China has achieved 64 percent growth in solar exports, reaching $52 billion in 2022, despite global trade tensions, according to the latest analysis from Wood Mackenzie.
The dominant export category for China was solar modules, with Europe maintaining its position as the leading market, accounting for 56 percent of China’s solar module exports.
As the global photovoltaic (PV) market expanded, solar cells saw growth of over 100 percent. China’s solar cell exports found a substantial market share in Southeast Asia, amounting to 31 percent. The imposition of US tariffs on Chinese-made modules has led to a shift in module production to Southeast Asia, where many manufacturing facilities import cells from China.
In 2022, Chinese modules maintained their cost competitiveness against other markets, offering prices up to 57 percent lower than those of US and EU produced modules. This significant price difference can primarily be attributed to lower material costs in China, resulting from advantages such as low energy costs, economies of scale, and government support. On the other hand, solar module manufacturing in the US and EU is unable to compete without subsidies.
In addition to meeting domestic supply demands, China’s export capacity for upstream wafers and cells is projected to exceed 230 GW by 2026, more than sufficient to meet the global market demand outside of China, which is expected to reach 170 GW by that year. China’s PV industry is highly profitable and is reinvesting its profits to expand domestic capacity while also attracting new investors.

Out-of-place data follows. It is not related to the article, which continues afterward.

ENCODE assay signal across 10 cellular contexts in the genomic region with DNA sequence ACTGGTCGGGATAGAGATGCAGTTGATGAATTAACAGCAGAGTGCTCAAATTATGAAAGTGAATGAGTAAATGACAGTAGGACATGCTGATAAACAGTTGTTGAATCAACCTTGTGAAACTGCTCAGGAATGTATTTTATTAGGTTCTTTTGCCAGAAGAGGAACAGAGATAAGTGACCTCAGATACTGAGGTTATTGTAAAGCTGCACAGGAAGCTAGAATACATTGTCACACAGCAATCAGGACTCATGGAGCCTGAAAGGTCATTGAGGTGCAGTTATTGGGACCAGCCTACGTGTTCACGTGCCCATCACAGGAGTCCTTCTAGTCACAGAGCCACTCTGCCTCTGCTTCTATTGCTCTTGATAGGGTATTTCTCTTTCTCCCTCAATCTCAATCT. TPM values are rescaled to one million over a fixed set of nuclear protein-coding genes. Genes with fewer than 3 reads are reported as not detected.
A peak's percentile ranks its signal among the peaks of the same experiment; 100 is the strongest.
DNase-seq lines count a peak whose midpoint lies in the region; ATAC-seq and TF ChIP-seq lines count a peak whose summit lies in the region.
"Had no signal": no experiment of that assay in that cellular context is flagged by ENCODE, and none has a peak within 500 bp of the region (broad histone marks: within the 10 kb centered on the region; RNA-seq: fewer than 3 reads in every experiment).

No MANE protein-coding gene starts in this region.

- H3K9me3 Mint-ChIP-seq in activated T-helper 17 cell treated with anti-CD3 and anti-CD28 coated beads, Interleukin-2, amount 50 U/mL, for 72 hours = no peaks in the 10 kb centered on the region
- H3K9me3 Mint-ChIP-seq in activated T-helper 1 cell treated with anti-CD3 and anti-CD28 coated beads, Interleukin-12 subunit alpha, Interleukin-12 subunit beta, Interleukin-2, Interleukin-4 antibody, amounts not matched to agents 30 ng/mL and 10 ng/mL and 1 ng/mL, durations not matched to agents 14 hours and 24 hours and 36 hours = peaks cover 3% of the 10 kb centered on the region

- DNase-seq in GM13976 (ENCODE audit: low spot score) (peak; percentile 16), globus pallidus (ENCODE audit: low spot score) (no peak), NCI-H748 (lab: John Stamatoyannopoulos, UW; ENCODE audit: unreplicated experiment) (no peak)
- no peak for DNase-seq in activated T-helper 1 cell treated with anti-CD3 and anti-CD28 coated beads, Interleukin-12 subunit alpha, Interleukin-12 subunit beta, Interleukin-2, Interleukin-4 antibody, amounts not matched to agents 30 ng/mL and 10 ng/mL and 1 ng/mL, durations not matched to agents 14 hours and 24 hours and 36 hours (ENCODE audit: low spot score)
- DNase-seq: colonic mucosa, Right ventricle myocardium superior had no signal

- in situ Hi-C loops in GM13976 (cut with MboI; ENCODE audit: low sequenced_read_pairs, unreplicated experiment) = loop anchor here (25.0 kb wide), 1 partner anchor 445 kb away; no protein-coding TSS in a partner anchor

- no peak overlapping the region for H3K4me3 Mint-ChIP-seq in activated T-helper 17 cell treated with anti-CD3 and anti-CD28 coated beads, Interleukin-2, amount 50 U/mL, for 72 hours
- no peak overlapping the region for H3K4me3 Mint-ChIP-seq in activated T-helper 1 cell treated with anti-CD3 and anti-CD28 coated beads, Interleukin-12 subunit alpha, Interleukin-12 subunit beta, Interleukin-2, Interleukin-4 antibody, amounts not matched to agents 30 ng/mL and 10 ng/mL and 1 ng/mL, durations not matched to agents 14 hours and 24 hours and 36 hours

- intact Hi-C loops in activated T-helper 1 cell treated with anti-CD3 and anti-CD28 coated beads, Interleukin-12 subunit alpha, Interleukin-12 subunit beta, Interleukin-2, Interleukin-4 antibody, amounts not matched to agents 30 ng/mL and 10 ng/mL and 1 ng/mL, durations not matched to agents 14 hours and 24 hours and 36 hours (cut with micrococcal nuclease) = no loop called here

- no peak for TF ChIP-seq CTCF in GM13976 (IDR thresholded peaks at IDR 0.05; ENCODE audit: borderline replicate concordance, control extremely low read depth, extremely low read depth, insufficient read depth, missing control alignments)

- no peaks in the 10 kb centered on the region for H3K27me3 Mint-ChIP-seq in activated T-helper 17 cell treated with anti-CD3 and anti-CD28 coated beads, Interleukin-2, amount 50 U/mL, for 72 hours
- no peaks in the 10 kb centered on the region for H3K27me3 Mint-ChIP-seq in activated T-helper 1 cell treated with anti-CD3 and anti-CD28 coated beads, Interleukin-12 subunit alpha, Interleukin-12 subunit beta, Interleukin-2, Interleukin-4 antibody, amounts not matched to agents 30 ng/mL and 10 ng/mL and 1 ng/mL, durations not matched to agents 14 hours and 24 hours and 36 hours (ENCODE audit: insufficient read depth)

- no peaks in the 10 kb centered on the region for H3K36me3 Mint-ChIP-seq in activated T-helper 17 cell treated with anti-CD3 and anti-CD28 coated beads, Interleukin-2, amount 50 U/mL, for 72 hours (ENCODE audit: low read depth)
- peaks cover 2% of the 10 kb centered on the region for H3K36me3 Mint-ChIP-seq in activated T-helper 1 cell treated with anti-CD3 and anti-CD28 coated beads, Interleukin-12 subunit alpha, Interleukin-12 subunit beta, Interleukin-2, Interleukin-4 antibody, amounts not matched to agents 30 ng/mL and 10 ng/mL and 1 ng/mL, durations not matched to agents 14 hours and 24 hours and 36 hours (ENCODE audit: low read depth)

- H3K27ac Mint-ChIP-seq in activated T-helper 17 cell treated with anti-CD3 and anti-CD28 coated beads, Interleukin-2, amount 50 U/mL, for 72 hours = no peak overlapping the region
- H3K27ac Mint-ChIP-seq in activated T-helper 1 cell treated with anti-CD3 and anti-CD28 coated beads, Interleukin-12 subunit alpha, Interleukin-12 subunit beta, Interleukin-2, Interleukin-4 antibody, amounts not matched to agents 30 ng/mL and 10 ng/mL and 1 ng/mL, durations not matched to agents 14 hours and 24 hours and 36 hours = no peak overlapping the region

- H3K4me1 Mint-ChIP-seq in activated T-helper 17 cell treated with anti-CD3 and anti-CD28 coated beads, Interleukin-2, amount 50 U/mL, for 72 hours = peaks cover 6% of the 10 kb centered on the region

The available module capacity for export in China is anticipated to increase to 149 GW by 2026, leaving some room for other markets to expand their module production. More manufacturers are investing in the upstream sectors, which prove to be more profitable than module production.
Alex Whitworth, research director at Wood Mackenzie, stated that the US is relying on the IRA (Investment Tax Credit) to allocate a minimum of US$41 billion to stimulate domestic manufacturing. However, the cost dynamics still favor imported modules, and despite the growth of local module production in the coming years, the US will continue to depend on imports of components from Asia.
The US government’s goal of achieving 100 percent domestically produced modules by 2026 is challenging due to the significant lack of wafer and cell production within the region. Incentives alone cannot bridge the manufacturing cost gap between US-made modules and Chinese ones.
Southeast Asia has reaped the benefits of the US’s targeted PV trade policies toward China, as module production has shifted to the region. Chinese manufacturers currently account for 55 percent of Southeast Asia’s PV manufacturing capacity, which relies heavily on components produced in China.